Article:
For decades now, armed militants have been regularly killed fighting Indian soldiers in Kashmir. But the latest incident on July 8, in which the young militant Burhan Wani died, has once again lifted the veil from the realities of the always-simmering valley.

Kashmir is again convulsing with anger, and as the rage was met by deadly state force, it has already left over 30 young protestors dead in four days and more than 1,500 injured, many with bullets in their bodies. Scores of the injured young Kashmiri boys will here on see the world only with one eye, having lost the other to the infamous “non-lethal weapons”, the pellet guns used by the government forces.

It is not possible to understand the aftermath of the youthful and iconic militant’s death without a substantial examination of the intervals of seeming peace, usually marked by high inflows of tourists, the uneventful conduct of the Amarnath yatra, and the regularly held elections. A genuinely meaningful political engagement with the question of Kashmir never even gets a start. But these intervals are also used by the establishment for elaborate exercises in managing perceptions surrounding Kashmir.

Burhan Wani’s rise to an iconic figure, and the Kashmiri people’s response to his death, shattered those perceptions, just like the months of mass protests had done in 2010. Prime Minister Narendra Modi was perhaps referring to the unravelling of carefully manufactured perceptions when he reportedly expressed unhappiness over Wani being portrayed as a hero in the media, as he belatedly reviewed the situation in Kashmir on his return from Africa. It reminded one of a similar comment by Modi after the 2002 Gujarat pogrom when a western journalist asked if he regretted what happened under his watch. His only regret, Modi had said then, was that he did not manage the news media better.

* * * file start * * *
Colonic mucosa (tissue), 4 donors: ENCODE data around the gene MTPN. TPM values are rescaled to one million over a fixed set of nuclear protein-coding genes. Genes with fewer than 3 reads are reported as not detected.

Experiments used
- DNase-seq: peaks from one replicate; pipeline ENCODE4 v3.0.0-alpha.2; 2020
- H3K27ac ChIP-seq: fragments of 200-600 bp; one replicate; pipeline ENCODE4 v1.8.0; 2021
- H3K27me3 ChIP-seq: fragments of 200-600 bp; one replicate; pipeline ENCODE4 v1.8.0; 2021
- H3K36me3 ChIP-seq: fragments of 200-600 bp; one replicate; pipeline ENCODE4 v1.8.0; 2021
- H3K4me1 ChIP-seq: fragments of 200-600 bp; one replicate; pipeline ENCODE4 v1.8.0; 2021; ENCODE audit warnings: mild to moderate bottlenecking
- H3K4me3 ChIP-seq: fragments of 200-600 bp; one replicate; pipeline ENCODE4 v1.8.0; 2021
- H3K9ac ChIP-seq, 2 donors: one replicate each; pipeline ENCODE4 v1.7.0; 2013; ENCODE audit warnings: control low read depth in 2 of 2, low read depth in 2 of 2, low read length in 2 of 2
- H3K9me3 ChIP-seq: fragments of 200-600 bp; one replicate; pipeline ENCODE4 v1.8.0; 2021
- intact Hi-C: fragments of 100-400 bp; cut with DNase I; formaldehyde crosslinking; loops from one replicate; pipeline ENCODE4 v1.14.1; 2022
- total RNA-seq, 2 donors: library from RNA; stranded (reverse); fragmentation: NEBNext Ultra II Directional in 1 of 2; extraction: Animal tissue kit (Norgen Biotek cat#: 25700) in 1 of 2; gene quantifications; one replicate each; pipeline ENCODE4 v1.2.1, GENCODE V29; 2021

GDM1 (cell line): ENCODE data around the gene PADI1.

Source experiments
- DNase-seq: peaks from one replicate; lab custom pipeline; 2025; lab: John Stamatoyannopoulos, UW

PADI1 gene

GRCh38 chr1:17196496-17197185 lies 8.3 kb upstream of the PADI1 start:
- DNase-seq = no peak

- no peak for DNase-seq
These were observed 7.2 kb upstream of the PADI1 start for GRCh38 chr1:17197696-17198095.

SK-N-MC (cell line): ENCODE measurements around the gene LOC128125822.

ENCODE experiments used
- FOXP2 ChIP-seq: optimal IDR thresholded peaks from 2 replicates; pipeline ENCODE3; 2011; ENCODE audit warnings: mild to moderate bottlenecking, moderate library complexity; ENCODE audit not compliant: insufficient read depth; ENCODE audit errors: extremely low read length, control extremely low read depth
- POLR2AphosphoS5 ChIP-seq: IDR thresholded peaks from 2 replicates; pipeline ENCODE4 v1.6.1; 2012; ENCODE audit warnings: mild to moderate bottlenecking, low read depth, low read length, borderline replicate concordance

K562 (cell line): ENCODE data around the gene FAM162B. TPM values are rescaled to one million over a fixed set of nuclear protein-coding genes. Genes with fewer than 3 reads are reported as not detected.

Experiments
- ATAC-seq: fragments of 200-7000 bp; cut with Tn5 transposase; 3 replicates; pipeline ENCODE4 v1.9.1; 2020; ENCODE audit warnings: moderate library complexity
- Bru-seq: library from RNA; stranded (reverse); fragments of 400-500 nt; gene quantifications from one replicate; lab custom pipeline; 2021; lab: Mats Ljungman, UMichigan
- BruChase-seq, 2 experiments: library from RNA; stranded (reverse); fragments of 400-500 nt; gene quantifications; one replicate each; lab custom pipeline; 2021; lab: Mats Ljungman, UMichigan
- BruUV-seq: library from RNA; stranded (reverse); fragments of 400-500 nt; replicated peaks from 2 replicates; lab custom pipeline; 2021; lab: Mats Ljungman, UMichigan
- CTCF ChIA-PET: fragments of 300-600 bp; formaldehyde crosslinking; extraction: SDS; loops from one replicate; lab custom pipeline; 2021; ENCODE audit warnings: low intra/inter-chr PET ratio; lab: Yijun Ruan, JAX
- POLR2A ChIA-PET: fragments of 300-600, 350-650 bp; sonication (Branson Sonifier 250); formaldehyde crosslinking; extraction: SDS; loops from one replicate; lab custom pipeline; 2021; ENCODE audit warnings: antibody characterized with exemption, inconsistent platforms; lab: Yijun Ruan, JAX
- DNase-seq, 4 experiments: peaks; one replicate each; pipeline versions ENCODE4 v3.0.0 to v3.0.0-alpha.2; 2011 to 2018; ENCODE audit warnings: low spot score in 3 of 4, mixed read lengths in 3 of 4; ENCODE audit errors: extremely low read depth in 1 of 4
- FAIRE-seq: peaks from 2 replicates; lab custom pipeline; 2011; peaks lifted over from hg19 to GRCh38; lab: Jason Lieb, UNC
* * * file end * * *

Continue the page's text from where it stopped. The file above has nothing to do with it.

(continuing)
Military machine

Kashmiri people have been living with the presence of an estimated half a million soldiers, who are protected by laws that give them impunity and constantly emboldened by the rhetoric of “national security” and “territorial integrity of the nation”. All of them are not always fighting the armed militant, or working to keep at bay those Kashmiris who resist this extreme degree of militarisation. No one in Kashmir has remained untouched by this military machine of control, manipulation and surveillance that constantly humiliates residents. And now, as the political historian Sidiq Wahid has pointed out, the rise of the right wing in India has meant the trigger is pulled faster.

No one should have any illusions. The entire political and bureaucratic establishment in Jammu and Kashmir is a part of this omnipotent mega-military-machine that is much resented by many in the state. This should be obvious again, now.

“He [Burhan Wani] joined [the armed militancy] because he was humiliated on the streets, his brother was tortured, this is where his resentment for Indian government came from, and this is why Kashmiris identified with him,” said rights activist Khurram Parvez, about the slain militant who picked up arms when he was just 15.